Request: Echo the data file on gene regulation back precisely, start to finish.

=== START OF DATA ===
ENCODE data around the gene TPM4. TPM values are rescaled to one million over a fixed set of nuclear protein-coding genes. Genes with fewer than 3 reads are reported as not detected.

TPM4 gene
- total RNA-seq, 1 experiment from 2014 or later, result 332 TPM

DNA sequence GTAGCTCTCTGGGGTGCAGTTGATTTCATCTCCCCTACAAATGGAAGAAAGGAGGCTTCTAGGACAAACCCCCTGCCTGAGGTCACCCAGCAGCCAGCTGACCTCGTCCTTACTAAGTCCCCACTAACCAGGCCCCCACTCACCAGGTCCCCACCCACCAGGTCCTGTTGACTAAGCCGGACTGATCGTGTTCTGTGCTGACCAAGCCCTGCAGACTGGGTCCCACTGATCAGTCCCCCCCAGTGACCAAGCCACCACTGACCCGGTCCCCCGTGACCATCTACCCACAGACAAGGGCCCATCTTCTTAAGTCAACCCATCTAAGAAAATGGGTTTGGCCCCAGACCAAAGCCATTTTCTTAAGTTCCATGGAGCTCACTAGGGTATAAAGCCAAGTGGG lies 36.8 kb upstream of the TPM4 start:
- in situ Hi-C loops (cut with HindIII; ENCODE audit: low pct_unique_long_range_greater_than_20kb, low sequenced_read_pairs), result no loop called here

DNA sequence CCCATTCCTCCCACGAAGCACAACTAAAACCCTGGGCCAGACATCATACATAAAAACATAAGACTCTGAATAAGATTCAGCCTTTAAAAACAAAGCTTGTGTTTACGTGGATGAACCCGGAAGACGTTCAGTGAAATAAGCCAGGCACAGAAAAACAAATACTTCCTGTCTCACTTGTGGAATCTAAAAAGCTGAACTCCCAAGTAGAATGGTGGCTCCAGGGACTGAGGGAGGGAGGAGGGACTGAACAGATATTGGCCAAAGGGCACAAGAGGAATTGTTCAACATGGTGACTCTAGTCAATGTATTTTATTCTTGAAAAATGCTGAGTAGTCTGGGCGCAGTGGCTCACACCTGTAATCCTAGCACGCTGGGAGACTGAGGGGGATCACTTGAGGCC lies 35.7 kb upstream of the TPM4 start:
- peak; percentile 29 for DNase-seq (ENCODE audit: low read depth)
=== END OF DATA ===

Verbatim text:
ENCODE data around the gene TPM4. TPM values are rescaled to one million over a fixed set of nuclear protein-coding genes. Genes with fewer than 3 reads are reported as not detected.

TPM4 gene
- total RNA-seq, 1 experiment from 2014 or later, result 332 TPM

DNA sequence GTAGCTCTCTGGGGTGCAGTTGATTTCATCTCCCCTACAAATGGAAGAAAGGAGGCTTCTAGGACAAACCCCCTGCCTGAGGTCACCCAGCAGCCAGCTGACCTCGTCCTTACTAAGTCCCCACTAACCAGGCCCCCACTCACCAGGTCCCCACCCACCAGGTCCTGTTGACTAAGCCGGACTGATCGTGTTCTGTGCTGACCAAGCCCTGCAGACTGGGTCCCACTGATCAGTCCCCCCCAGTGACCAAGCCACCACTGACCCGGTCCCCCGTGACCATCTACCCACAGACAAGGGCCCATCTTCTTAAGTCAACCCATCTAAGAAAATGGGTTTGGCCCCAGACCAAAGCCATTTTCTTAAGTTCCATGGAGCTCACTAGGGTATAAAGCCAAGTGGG lies 36.8 kb upstream of the TPM4 start:
- in situ Hi-C loops (cut with HindIII; ENCODE audit: low pct_unique_long_range_greater_than_20kb, low sequenced_read_pairs), result no loop called here

DNA sequence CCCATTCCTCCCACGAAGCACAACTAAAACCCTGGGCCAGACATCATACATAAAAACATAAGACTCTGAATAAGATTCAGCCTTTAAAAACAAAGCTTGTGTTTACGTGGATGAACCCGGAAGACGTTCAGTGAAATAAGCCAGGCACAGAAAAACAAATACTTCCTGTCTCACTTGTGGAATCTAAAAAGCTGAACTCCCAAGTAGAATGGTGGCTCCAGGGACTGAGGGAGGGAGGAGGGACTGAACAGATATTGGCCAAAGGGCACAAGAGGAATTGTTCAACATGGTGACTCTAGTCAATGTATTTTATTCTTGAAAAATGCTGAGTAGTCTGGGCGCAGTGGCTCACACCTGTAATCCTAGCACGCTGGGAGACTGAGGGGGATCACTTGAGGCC lies 35.7 kb upstream of the TPM4 start:
- peak; percentile 29 for DNase-seq (ENCODE audit: low read depth)